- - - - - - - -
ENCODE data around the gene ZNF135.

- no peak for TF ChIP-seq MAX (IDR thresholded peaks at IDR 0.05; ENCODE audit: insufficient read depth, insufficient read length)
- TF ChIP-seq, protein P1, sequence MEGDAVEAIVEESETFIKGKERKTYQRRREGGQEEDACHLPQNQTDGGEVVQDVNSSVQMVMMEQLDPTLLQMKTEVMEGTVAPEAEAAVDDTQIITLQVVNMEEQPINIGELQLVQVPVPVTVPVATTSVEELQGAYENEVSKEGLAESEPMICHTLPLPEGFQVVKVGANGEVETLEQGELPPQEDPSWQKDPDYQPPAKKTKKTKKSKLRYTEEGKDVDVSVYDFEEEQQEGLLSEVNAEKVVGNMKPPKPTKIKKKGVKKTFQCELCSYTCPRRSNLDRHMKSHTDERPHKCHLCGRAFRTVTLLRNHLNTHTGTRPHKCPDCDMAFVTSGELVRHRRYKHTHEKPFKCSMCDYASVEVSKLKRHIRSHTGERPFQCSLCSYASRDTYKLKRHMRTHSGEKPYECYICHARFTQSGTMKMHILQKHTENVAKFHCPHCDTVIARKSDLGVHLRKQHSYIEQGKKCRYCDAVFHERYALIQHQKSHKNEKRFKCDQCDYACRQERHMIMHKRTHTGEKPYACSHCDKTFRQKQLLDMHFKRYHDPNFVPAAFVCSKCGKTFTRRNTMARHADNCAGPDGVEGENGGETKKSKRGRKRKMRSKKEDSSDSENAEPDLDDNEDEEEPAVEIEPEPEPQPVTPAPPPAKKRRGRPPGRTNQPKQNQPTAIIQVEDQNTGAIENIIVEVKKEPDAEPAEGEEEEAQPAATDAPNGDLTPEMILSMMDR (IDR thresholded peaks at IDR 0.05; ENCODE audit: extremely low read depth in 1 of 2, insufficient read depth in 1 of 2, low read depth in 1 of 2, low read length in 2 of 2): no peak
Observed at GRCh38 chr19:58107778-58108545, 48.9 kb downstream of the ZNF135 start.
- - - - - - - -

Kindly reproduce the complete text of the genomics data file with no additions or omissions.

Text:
ENCODE data around the gene ZNF135.

- no peak for TF ChIP-seq MAX (IDR thresholded peaks at IDR 0.05; ENCODE audit: insufficient read depth, insufficient read length)
- TF ChIP-seq, protein P1, sequence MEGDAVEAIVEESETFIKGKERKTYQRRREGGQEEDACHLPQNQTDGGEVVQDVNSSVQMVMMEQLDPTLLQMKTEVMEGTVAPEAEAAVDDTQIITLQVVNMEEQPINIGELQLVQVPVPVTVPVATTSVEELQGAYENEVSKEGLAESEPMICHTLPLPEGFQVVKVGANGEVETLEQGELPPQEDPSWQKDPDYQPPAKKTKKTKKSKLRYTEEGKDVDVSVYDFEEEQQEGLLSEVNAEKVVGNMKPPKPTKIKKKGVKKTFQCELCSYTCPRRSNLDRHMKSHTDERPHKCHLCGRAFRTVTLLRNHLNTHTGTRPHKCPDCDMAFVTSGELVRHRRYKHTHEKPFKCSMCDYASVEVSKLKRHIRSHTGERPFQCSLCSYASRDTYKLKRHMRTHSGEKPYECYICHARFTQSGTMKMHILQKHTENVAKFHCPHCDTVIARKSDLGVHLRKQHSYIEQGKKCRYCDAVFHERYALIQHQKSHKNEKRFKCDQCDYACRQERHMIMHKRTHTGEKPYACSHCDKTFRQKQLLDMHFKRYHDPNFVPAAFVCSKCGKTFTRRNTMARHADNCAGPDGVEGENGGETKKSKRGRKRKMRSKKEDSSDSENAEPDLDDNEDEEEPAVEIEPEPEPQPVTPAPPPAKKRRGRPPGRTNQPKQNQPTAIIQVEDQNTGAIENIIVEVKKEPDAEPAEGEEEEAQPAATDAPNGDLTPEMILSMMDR (IDR thresholded peaks at IDR 0.05; ENCODE audit: extremely low read depth in 1 of 2, insufficient read depth in 1 of 2, low read depth in 1 of 2, low read length in 2 of 2): no peak
Observed at GRCh38 chr19:58107778-58108545, 48.9 kb downstream of the ZNF135 start.